Type of Subfloor
A subfloor is the layer at the very bottom of your shower pan. Most homes will consist of a standard subfloor constructed of running boards laid over floor joists, a plywood layer over the running boards, or if on a first floor, the subfloor can be a concrete slab. Depending on the subfloor material, you will need to ensure it is sturdy enough to support the weight of a built up shower pan.
Add to Subfloor
In order to add support and reinforce the subfloor structure, you can add a secondary layer that the built up shower pan will sit on top of. This secondary layer can be added on top of the running boards or concrete slab. If a plywood subfloor already exists, it may be redundant to add to the subfloor, which would only be increasing the height and add minimal support and structure.
Material For Subfloor
A standard material used for a subfloor is going to be a cut to size plywood, mainly due to its availability. Alternatively, you can choose to install a cement backer board as your subfloor or as an addition for support and structure. The primary objective is to support the weight of the built up shower pan and provide a durable subfloor in the event of the natural processes of home settling and seismic movements. When choosing your subfloor material, take into consideration how the thickness will effect the overall heigh of the built up shower pan in relation to your shower curb. A piece of plywood can be purchased in 1/2″ or 3/4″ thickness, and most cement backer boards will be 1/4″, 1/2″, or 5/8″ thick.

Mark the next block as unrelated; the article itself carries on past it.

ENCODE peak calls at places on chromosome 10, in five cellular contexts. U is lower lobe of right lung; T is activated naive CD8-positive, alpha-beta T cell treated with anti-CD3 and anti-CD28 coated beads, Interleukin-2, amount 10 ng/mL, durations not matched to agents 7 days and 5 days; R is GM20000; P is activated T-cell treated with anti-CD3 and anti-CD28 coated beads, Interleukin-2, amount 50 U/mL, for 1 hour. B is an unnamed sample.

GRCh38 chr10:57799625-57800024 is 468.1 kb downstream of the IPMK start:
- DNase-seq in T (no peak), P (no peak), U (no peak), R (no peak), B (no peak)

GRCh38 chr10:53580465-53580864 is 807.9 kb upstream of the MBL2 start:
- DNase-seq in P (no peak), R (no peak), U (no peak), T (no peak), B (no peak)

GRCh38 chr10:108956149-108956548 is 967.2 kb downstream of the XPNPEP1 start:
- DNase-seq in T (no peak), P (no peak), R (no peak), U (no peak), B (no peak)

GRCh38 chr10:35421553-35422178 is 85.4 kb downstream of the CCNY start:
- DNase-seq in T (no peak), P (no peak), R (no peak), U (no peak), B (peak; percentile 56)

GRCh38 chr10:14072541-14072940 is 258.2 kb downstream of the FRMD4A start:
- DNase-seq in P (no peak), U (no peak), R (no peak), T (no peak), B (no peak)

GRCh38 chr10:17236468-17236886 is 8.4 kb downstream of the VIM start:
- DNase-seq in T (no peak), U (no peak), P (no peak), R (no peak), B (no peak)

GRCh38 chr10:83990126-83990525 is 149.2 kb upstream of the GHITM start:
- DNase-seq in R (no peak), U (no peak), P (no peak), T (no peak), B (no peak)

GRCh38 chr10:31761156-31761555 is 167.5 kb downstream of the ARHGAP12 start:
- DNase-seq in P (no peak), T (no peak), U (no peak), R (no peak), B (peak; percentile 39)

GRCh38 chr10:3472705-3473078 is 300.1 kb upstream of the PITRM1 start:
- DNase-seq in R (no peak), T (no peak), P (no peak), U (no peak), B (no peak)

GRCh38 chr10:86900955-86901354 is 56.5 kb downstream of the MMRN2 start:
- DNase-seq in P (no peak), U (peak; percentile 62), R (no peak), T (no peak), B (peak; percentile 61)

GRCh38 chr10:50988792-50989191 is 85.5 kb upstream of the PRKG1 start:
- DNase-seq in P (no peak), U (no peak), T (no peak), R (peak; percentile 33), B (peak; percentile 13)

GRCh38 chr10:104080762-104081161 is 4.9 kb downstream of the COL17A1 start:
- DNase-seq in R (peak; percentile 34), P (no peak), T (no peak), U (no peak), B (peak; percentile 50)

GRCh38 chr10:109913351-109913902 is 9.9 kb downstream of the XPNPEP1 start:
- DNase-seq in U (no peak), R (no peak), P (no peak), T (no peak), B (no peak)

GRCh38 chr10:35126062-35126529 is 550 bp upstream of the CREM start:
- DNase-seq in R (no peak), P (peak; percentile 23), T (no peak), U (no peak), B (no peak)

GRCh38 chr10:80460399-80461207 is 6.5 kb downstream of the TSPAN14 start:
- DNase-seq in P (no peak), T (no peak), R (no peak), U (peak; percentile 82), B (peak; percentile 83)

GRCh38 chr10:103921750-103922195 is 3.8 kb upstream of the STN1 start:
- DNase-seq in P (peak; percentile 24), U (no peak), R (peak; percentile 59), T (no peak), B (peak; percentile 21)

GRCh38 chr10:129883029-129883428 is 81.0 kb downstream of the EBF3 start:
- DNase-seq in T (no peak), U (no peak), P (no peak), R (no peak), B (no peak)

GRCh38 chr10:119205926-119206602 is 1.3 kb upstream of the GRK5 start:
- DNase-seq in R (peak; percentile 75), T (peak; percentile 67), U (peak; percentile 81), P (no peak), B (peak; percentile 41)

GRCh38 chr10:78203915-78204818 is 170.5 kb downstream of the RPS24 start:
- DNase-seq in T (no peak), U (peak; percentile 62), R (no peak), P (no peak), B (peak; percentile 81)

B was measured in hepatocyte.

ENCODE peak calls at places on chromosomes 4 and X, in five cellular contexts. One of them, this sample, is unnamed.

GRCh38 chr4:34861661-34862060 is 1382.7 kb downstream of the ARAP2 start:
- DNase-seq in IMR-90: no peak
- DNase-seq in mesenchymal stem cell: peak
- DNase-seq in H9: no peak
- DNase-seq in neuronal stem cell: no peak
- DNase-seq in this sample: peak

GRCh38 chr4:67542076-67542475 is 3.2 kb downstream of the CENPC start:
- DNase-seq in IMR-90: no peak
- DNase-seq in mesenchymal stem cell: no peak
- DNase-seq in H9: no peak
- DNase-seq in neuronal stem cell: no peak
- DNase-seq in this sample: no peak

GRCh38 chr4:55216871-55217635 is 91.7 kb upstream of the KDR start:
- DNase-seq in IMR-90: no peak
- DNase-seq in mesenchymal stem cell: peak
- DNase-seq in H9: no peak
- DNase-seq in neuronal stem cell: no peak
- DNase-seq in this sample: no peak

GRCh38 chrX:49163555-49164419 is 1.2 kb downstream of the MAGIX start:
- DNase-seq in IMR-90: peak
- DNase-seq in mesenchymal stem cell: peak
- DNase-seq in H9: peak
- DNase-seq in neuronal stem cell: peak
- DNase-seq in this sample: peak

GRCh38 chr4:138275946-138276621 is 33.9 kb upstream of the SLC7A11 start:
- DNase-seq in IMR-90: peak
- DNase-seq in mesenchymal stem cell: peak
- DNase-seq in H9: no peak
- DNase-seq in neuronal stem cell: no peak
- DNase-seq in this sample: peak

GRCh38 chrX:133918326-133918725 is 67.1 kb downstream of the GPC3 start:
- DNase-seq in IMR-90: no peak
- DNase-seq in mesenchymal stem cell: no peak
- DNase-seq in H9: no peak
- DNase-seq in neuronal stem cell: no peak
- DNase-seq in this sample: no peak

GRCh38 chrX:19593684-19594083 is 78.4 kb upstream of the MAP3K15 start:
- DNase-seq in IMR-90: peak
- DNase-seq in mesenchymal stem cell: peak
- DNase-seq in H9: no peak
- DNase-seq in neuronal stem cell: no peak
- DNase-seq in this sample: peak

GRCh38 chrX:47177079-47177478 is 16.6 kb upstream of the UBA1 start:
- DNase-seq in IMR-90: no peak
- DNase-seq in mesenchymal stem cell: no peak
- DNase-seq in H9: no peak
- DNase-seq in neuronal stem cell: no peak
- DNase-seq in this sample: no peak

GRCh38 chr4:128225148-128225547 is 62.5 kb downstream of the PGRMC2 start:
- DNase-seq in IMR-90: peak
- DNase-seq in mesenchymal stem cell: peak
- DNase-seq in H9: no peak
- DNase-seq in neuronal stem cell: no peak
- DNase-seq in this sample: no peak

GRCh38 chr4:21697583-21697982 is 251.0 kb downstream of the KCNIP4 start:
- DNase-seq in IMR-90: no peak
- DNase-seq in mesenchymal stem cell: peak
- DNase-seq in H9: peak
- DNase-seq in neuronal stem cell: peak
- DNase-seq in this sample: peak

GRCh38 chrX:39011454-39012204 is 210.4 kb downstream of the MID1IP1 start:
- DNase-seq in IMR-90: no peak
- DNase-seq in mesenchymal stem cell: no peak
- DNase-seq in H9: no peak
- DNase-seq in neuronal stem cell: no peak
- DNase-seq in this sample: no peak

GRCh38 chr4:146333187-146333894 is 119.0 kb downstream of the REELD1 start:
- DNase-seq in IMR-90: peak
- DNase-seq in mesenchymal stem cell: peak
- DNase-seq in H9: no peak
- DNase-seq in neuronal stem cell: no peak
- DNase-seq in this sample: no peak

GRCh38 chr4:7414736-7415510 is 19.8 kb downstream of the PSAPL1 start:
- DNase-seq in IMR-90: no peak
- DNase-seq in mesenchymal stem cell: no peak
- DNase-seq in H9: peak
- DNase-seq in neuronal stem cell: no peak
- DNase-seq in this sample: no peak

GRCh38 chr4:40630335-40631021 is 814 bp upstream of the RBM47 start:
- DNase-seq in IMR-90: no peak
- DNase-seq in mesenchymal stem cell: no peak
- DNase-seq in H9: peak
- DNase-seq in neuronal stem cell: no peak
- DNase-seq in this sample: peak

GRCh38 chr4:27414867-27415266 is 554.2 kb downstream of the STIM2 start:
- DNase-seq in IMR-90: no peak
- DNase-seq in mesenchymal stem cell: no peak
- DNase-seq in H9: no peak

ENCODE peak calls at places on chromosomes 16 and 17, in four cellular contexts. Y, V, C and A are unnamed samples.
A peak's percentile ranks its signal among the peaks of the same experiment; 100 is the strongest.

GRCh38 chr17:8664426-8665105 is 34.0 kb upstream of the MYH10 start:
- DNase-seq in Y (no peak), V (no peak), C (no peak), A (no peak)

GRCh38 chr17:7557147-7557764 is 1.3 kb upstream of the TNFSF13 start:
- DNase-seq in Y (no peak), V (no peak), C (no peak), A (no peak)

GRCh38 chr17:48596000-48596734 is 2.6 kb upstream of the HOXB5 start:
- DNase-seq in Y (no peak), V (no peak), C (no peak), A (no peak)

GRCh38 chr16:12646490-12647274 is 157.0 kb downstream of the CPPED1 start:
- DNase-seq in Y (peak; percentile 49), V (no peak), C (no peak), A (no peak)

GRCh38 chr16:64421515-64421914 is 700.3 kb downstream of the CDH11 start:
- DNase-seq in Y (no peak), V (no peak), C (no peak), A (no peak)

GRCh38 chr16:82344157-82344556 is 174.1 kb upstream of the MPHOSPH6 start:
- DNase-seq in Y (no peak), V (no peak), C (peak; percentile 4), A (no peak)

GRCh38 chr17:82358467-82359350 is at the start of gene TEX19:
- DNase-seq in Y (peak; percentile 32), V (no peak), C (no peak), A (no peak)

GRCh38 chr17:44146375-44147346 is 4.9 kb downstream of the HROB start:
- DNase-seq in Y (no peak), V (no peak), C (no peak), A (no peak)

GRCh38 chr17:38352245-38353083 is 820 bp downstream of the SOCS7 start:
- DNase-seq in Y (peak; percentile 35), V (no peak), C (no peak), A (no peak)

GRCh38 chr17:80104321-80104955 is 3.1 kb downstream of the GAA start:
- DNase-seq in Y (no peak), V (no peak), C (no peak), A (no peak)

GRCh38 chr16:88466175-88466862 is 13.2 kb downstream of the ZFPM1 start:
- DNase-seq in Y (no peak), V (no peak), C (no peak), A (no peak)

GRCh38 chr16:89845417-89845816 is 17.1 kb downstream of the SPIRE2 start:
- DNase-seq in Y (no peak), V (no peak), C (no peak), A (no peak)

To install the subfloor, whether it is the primary or secondary layer, you will need to accurately measure the length and width of your built up shower pan, also taking into consideration any non-square corners. Ideally you would need to cut single, large pieces and screw them into the running boards or concrete slab. If needed, cut any finishing pieces to size in order to complete the subfloor installation. It is important to remember, if you choose a cement backer board, you will need to use the manufacturer recommended backer board screws. You should end up with material leading to the edge of your framed walls and shower curb.